Margo has been retired for the past 10 years.  She gets the most out of life and enjoys serving on the Board of Directors of Keeler Tavern Museum.  This volunteer position includes managing the Gift Shop, Co-Chairman of the Antiques and Treasures Sale and is the manager of the Christmas Boutique.

Margo assisted with the Keeler Tavern Museum in Ridgefield, CT in planning their annual (18th) Antiques and Treasures Sale.  It was held in early August at the Garden House, the barn and under tents on the Museum property at 132 Main Street, Ridgefield, CT.

This event, a fundraiser for the Museum, will feature period furnishings and objects d’art from the 18th to 20th centuries.  The furniture will be beautifully displayed with accessories for sale including lines, silver, porcelains, antique dolls, china, glass, art work, oriental carpets, mirrors, clocks, lamps, fireplace sets and other decorative items.  Estate jewelry, Civil War artifacts, antique children’s books and much more will be featured and available to purchase.

After viewing the treasures indoors, visitors can stroll through the glorious flower filled garden designed by Cass Gilbert, architect of the Woolworth Bldg. and choose wrought iron furniture or other outdoor pieces for their own garden or terrace.  Visitors may continue on to the large tent and barn to view furniture suitable for apartments or dorm rooms.  A short walk to the front lawn is where small bargain treasures are for sale.

The monies raised from these sales help the Museum maintain the property and sponsor various programs.  For additional information on the Museum please call 203/438-5485 or visit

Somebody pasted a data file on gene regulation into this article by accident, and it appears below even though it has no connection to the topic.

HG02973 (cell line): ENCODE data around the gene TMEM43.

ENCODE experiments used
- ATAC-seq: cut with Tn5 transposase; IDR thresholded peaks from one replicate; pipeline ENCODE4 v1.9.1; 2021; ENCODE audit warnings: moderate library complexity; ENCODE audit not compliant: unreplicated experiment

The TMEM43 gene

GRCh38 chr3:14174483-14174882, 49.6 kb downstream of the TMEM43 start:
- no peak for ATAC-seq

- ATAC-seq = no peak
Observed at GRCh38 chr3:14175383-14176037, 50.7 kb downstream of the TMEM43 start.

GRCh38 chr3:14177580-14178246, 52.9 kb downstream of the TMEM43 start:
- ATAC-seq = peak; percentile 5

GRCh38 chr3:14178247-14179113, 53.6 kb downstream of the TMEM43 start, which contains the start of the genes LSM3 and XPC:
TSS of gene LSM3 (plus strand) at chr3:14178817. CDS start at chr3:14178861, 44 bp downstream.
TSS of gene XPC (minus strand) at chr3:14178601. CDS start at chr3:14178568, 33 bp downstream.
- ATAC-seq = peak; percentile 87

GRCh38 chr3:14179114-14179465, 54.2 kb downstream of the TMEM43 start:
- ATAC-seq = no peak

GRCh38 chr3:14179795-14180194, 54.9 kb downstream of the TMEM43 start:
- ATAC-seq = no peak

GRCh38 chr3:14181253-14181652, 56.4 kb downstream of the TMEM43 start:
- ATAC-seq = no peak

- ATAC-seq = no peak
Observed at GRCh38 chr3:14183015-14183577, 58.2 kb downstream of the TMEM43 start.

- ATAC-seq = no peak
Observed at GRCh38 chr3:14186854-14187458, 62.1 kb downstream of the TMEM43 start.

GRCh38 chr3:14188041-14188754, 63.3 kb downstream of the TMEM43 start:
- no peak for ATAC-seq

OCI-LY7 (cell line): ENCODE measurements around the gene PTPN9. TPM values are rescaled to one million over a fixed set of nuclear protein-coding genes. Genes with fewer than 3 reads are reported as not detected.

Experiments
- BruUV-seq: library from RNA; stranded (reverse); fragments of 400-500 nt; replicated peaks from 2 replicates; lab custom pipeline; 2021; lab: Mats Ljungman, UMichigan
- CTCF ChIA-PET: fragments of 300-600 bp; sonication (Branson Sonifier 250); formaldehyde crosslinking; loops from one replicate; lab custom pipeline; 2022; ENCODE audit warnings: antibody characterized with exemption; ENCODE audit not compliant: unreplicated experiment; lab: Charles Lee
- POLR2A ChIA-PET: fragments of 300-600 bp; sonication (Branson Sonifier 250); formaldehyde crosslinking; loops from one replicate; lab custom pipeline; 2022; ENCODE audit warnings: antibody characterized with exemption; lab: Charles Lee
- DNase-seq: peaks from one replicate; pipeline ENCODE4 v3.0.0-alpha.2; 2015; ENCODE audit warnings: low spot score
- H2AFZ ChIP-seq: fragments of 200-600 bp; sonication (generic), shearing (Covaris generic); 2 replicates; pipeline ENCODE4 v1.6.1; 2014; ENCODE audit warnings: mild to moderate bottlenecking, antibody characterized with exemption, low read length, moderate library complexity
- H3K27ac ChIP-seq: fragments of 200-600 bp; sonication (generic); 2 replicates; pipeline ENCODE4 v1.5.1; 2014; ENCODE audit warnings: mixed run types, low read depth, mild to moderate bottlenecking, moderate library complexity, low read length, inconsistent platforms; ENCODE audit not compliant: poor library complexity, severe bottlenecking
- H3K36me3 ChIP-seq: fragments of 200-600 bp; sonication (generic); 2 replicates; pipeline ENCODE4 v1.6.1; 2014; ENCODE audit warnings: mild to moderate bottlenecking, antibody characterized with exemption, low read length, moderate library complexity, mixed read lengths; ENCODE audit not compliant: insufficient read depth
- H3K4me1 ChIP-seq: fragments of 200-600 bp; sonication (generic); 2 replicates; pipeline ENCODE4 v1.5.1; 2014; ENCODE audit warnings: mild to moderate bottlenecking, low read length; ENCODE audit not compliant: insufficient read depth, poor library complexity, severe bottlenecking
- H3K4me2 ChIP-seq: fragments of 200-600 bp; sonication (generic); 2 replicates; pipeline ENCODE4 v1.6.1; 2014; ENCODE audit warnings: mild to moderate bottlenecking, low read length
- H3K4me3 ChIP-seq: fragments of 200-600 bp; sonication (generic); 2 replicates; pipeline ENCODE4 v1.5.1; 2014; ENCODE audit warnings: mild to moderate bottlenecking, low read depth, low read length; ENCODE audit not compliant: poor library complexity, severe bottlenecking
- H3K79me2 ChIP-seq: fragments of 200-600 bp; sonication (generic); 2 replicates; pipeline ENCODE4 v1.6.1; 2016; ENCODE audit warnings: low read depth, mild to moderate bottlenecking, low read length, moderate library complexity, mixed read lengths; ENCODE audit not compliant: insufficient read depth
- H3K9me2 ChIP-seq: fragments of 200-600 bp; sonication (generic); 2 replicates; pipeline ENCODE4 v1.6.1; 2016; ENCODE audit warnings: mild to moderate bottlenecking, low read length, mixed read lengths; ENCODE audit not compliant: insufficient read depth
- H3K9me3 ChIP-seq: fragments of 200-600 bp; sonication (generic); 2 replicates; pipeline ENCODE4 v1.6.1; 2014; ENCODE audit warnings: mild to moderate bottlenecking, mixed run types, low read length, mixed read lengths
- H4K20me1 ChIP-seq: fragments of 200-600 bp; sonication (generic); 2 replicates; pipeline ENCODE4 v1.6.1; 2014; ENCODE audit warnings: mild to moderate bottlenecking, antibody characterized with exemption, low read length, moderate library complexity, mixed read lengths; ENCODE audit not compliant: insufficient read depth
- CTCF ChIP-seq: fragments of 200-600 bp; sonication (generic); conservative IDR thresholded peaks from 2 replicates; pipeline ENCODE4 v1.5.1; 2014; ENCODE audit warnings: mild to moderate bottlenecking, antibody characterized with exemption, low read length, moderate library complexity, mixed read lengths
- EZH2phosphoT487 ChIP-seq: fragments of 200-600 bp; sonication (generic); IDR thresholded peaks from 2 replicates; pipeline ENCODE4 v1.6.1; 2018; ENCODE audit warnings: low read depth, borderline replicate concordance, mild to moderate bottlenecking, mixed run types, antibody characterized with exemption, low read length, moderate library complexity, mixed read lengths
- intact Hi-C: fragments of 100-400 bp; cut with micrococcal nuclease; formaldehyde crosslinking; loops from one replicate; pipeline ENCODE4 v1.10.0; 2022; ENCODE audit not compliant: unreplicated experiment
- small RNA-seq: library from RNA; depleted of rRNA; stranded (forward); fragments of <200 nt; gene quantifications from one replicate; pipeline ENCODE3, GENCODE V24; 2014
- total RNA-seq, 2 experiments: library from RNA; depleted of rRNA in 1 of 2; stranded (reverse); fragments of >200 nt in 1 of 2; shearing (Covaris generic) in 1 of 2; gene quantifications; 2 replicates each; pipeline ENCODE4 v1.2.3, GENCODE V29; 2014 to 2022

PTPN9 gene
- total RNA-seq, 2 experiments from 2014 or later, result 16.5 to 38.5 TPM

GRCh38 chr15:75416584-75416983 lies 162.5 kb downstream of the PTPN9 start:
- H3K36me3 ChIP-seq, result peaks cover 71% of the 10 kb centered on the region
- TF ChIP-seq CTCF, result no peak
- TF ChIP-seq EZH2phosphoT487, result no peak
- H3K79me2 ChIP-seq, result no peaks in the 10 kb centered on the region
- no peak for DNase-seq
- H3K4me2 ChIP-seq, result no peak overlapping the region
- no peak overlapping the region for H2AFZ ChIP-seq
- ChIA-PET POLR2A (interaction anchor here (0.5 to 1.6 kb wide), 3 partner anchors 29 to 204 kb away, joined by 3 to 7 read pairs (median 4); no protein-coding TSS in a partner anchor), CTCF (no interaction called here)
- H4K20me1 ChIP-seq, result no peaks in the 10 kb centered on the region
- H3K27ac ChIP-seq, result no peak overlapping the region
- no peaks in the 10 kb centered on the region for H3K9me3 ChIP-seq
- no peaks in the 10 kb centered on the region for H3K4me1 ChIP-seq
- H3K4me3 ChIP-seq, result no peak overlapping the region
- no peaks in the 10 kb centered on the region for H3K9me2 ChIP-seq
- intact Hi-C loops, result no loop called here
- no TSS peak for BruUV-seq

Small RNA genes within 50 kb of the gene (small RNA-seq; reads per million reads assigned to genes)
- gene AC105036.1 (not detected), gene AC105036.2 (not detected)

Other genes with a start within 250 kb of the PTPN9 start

Everyone has heard the stories of a famous person or family member that passed away without a will or without ever informing his spouse or adult children about his financial affairs.  Often, this places a huge financial and emotional burden on grieving loved ones and causes a lot of stress.  Whether it involves tracking down a complete list of all assets/life insurance owned or just maintaining the bills after a death, adult children and spouses have a much easier time when a road map is created and provided to them.

A role of a financial advisor is to persuade clients to have discussions with their spouse and adult children about their finances.  The biggest barrier advisors hear when discussing the topic is it will be a difficult discussion.  That is why we suggest four strategies to foster better communication:

1.      Use your advisor or another family member as a buffer to start and encourage conversation

2.      Let the client dictate the agenda of what is and is not discussed (estate plan, value of investments/assets, allocation of assets upon death, funeral arrangements/etc.)

3.      Start slowly – create a 1-page document listing all accounts with account numbers and passwords, important contacts, phone numbers and share with spouse/adult children

4.       Create a sense of urgency by using real life examples of clients and famous people that recently passed away.

Is it time for you to have this conversation?  Even if you think it will be too difficult, you should still discuss with an advisor and understand the ramifications if you do not.